Prince William Supervisors Vote to Keep Data Center Overlay District Intact

Remaining land within the overlay encroaches on schools


The Prince William County Board of Supervisors on Tuesday voted against a zoning text amendment that would have eliminated the county’s data center opportunity zone overlay district and changed the use permissions for data centers in specified zoning districts.

Republican Gainesville Supervisor Bob Weir, who proposed the amendment and is often opposed to data center development, said some of the key issues with the overlay are that most of the remaining land parcels left in the overlay district are those that lie closest to schools. Moreover, he said, the transmission corridors the overlay was designed for no longer not have the power necessary to sustain such projects.

“We've ignored triggers, and we've created great uncertainty for residents,” Weir said. “If we had stayed within the confines of the overlay, I would suggest we might not be here. But we haven't, we've strayed far outside it.”

Weir said he didn’t expect his proposal taken up this week to be the final version, but he instead looked at it as a starting point for addressing the issues related to the data center overlay.

Republican Brentsville Supervisor Tom Gordy similarly voiced his concern over power issues in the overlay district.

“Yesterday I spent an hour with Dominion trying to figure out how in the world they were going to get power to the data center overlay,” Gordy said. “The whole point of the overlay is to put data centers where the power was. The power is consumed.”

Gordy and Weir were the only supervisors in support of nixing the overlay district, with the final vote coming in at 6-2.

District’s creation

The overlay district was created by the board in 2016 to concentrate data centers in areas where officials believed there was sufficient existing infrastructure to support their immense electricity demands.

But Gordy pointed out that much of the land that in the district, particularly in Brentsville and Gainesville, is already occupied by businesses. For Gordy, this means the county has reached a point where it is going to sacrifice the small businesses already operating to bring in more data centers to the overlay district.

“When we talk about trying to diversify our economy, we're actually moving in the wrong direction. We're putting all of our eggs in the data center basket,” Gordy continued. “And so moving forward, this isn't just green space development, where we're just going to put a data center, we're going to be losing something and probably losing more jobs than gonna be created.”

Gordy said Weir’s proposal would not mean the end of data centers in the county, but it would bring a new approach.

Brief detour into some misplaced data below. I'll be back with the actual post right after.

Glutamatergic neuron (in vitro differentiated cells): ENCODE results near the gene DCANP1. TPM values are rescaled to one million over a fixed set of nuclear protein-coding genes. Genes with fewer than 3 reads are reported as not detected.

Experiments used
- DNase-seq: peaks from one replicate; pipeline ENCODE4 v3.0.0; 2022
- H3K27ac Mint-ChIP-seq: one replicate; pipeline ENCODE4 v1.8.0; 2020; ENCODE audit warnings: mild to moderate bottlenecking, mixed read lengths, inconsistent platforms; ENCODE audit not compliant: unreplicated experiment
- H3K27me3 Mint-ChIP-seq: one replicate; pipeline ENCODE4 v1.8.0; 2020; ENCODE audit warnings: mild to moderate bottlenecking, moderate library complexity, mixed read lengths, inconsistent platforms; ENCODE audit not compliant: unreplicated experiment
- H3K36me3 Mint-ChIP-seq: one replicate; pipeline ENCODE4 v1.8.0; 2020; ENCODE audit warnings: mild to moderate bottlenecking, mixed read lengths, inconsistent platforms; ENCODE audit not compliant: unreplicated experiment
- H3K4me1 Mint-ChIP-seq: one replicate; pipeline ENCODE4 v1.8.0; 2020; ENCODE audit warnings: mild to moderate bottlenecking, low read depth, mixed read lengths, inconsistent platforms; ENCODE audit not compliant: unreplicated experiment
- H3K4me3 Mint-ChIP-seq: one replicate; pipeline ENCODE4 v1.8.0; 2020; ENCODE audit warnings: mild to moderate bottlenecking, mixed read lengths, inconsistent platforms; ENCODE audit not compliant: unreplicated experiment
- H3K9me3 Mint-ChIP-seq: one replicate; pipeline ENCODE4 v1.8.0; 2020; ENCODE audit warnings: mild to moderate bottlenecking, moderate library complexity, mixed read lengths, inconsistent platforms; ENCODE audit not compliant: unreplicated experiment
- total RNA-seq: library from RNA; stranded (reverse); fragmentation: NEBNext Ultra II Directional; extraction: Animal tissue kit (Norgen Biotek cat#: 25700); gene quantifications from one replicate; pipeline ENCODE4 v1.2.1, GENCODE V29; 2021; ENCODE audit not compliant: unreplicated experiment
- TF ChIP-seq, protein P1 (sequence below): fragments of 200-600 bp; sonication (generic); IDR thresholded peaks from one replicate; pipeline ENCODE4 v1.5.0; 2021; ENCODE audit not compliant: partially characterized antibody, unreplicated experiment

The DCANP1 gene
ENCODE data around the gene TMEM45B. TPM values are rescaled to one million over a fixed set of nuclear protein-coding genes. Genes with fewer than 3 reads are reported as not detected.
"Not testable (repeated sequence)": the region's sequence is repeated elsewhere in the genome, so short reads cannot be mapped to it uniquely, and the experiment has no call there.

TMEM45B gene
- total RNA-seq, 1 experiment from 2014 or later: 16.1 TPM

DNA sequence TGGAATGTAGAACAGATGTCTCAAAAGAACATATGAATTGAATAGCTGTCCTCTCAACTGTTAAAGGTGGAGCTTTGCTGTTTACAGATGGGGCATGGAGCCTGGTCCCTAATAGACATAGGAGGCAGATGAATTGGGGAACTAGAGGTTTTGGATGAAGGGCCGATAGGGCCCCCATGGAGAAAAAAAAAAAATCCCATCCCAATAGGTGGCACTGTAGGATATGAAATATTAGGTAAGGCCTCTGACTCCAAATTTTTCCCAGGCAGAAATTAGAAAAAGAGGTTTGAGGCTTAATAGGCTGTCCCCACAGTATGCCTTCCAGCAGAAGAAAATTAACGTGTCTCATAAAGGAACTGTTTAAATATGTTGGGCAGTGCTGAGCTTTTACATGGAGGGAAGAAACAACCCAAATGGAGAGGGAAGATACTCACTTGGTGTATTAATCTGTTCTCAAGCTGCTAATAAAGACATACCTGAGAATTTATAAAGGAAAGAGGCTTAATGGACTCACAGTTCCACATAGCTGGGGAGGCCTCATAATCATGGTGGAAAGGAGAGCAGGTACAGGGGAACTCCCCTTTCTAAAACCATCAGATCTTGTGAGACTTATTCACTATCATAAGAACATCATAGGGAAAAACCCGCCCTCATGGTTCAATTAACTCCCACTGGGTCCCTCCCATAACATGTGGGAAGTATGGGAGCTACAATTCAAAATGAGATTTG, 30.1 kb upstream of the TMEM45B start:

“It’s time to tap the brakes and bring some level of discipline and control by the board rather than just allowing by-right to continue to take place,” he said.

A majority of the speakers who offered remarks during the board’s public comment time spoke about the amendment.

Citizen support, opposition

Tyler Johnson, a Coles District resident, said he was born and raised in Prince William County and returned to the area after college to work as a project manager for a general contractor.

“Without this county's thriving data center market I couldn't have returned to such a great community that I was raised in and put down my own roots,” Johnson said. He urged the board to vote against any effort that would roll back the overlay zone.

A number of speakers made similar arguments, asking the board to keep the data center overlay zone intact because of the economic boon data centers have been for both them personally and the county’s coffers.

But some residents said the data center overlay is not about jobs at all. 

Elena Schlossberg, a data center opponent who established the Coalition to Protect Prince William County, said the overlay boundary is not sustainable because of the demand it puts on the county's resources.

“It's time to have [special use permits] for everything, and you all need to understand the amount of power and water that you are thrusting upon the community," Schlossberg said.

Kate Smiley, a representative of the Data Center Coalition, told supervisors the changes listed in the amendment will have a “significant detrimental impact on the future of data center development in the county as well as on existing facilities and sites currently in process.”

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data center, Gainesville, Bob Weir, Data Center Overlay District, Prince William County, Tom Gordy, supervisors, BOCS, Dominion Power,